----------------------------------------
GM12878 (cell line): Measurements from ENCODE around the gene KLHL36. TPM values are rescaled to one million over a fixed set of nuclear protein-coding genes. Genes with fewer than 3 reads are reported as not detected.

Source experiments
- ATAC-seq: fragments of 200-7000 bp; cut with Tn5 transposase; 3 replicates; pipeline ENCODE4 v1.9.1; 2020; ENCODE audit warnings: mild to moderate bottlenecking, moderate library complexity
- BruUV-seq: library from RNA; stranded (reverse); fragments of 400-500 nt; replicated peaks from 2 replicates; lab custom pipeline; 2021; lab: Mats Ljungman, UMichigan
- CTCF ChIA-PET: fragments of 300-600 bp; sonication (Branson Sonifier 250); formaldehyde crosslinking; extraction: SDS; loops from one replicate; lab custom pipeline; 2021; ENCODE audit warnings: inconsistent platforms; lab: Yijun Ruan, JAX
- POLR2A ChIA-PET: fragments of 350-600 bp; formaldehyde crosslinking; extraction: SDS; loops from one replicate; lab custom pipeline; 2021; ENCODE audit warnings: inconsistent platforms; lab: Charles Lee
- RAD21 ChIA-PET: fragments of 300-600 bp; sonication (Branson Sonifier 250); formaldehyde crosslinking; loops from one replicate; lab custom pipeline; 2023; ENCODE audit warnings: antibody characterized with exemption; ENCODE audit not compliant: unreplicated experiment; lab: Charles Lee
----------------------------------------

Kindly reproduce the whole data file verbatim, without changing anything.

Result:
GM12878 (cell line): Measurements from ENCODE around the gene KLHL36. TPM values are rescaled to one million over a fixed set of nuclear protein-coding genes. Genes with fewer than 3 reads are reported as not detected.

Source experiments
- ATAC-seq: fragments of 200-7000 bp; cut with Tn5 transposase; 3 replicates; pipeline ENCODE4 v1.9.1; 2020; ENCODE audit warnings: mild to moderate bottlenecking, moderate library complexity
- BruUV-seq: library from RNA; stranded (reverse); fragments of 400-500 nt; replicated peaks from 2 replicates; lab custom pipeline; 2021; lab: Mats Ljungman, UMichigan
- CTCF ChIA-PET: fragments of 300-600 bp; sonication (Branson Sonifier 250); formaldehyde crosslinking; extraction: SDS; loops from one replicate; lab custom pipeline; 2021; ENCODE audit warnings: inconsistent platforms; lab: Yijun Ruan, JAX
- POLR2A ChIA-PET: fragments of 350-600 bp; formaldehyde crosslinking; extraction: SDS; loops from one replicate; lab custom pipeline; 2021; ENCODE audit warnings: inconsistent platforms; lab: Charles Lee
- RAD21 ChIA-PET: fragments of 300-600 bp; sonication (Branson Sonifier 250); formaldehyde crosslinking; loops from one replicate; lab custom pipeline; 2023; ENCODE audit warnings: antibody characterized with exemption; ENCODE audit not compliant: unreplicated experiment; lab: Charles Lee